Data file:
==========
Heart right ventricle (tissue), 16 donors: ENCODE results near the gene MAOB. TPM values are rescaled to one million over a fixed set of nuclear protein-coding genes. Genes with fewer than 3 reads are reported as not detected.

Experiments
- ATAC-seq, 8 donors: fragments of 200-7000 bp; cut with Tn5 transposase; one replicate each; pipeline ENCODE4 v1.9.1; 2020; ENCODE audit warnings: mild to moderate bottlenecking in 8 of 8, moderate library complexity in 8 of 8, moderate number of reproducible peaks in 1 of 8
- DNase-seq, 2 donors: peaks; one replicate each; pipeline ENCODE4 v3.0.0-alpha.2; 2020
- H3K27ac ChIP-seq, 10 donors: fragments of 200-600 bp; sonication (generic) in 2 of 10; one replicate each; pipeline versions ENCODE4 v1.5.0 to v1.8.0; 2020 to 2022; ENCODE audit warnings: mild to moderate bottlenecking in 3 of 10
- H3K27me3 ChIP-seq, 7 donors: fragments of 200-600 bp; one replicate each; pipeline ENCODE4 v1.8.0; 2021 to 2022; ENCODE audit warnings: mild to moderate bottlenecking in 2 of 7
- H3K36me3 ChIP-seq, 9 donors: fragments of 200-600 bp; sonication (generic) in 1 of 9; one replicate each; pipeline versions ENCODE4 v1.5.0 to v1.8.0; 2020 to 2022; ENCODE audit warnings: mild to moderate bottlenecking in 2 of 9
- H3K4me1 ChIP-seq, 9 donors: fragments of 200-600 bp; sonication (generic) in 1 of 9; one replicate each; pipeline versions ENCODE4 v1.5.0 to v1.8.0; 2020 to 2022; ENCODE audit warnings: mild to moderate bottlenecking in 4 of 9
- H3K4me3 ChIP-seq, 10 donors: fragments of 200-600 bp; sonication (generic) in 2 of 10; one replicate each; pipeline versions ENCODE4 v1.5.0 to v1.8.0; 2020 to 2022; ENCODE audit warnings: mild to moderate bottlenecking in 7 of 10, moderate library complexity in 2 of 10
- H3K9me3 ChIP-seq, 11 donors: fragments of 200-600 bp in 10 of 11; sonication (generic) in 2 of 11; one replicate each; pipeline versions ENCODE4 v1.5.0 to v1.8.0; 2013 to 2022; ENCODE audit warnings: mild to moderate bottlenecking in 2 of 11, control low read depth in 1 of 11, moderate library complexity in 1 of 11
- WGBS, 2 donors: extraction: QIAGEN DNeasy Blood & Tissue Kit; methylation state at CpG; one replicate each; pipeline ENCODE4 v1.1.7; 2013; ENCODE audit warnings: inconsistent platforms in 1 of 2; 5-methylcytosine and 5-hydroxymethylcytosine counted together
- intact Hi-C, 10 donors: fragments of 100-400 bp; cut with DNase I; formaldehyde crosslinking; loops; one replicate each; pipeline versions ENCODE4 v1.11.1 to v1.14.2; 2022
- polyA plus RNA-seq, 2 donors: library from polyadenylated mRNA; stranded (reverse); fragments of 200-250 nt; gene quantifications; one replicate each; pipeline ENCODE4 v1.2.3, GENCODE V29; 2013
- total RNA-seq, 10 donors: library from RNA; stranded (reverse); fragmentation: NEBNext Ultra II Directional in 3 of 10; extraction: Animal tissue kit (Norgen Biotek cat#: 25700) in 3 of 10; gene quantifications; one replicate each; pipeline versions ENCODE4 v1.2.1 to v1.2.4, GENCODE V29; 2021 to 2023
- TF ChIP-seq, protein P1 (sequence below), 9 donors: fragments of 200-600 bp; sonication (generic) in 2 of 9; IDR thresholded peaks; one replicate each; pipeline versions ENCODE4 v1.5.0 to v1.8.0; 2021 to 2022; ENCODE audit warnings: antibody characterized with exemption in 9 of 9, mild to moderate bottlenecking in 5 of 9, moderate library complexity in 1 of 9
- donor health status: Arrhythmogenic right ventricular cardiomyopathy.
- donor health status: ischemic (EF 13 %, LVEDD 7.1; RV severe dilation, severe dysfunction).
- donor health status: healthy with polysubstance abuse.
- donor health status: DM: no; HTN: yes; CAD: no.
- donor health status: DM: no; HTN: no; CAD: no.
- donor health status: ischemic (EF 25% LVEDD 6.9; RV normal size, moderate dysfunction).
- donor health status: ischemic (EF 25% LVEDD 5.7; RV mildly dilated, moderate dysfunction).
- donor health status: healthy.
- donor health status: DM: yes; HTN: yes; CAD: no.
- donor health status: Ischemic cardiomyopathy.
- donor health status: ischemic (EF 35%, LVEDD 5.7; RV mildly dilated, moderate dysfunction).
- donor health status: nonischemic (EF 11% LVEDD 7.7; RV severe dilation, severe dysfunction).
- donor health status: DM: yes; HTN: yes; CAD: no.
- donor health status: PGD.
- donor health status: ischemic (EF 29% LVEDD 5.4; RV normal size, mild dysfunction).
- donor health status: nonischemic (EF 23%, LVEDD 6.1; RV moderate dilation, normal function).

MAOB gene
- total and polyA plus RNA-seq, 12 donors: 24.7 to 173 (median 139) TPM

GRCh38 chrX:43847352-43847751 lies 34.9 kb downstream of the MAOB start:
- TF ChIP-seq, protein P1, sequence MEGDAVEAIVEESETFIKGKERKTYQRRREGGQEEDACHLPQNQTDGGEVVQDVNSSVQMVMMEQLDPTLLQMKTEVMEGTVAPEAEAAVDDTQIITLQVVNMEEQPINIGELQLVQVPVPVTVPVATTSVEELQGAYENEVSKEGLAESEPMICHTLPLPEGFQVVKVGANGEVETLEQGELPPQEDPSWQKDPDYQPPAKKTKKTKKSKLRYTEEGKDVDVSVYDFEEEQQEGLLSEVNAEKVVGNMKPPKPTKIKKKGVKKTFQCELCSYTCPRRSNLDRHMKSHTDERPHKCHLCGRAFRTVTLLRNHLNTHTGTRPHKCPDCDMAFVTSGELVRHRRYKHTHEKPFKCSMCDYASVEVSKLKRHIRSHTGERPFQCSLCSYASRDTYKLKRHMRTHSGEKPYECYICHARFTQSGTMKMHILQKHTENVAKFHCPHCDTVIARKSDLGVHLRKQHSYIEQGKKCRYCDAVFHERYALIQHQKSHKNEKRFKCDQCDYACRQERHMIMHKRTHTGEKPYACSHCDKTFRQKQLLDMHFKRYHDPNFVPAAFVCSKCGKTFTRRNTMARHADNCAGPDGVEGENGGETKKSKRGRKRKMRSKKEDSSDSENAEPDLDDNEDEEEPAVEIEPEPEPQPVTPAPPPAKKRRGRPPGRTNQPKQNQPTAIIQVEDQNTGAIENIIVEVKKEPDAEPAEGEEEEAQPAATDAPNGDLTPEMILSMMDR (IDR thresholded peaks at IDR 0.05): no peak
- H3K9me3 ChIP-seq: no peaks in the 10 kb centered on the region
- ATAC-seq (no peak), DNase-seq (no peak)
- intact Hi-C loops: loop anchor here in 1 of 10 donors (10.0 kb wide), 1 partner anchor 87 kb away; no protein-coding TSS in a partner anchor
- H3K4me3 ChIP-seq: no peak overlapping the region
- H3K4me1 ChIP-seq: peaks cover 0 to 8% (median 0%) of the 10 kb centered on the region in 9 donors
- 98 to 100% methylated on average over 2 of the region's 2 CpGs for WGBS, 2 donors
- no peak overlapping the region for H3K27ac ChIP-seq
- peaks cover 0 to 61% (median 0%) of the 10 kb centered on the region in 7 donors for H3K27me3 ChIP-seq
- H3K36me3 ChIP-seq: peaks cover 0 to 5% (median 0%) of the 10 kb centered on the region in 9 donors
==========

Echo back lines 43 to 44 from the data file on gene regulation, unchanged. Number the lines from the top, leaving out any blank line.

- peaks cover 0 to 61% (median 0%) of the 10 kb centered on the region in 7 donors for H3K27me3 ChIP-seq
- H3K36me3 ChIP-seq: peaks cover 0 to 5% (median 0%) of the 10 kb centered on the region in 9 donors